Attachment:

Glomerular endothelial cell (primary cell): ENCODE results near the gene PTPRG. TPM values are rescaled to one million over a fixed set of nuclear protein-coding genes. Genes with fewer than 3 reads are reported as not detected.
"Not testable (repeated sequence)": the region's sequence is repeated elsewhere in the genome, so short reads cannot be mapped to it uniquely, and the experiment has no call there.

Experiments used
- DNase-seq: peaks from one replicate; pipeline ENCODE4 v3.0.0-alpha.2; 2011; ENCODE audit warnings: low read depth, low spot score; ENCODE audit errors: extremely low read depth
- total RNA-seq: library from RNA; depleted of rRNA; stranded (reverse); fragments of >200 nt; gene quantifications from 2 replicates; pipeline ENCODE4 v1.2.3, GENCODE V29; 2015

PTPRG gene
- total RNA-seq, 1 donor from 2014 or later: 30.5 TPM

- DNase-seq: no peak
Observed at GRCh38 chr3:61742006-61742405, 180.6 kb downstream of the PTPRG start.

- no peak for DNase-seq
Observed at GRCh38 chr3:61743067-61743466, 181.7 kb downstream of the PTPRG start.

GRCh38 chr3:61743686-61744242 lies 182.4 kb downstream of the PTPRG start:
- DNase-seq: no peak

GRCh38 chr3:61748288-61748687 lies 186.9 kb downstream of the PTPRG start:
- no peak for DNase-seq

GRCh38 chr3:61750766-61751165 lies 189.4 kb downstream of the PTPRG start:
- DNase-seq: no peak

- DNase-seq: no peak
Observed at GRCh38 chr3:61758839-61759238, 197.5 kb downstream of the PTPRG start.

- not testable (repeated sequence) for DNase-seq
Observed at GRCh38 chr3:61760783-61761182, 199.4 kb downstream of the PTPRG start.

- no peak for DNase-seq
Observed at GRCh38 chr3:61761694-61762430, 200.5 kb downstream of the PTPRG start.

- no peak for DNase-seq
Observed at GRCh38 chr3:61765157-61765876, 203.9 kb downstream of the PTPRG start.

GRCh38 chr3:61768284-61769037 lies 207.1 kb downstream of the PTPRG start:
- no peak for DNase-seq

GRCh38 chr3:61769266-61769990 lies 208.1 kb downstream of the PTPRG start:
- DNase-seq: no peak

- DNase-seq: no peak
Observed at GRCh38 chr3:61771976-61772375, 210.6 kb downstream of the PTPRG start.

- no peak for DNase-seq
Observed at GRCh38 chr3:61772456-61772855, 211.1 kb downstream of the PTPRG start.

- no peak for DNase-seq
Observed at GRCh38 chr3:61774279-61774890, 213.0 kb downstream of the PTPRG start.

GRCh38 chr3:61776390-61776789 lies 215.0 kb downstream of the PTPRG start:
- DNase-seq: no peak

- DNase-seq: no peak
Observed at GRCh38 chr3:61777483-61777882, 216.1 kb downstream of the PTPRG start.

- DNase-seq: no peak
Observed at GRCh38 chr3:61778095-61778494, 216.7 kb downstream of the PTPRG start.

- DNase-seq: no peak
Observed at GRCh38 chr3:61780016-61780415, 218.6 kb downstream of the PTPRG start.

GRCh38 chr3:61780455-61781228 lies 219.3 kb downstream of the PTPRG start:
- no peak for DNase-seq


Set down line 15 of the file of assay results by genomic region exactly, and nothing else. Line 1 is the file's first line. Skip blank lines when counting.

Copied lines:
- no peak for DNase-seq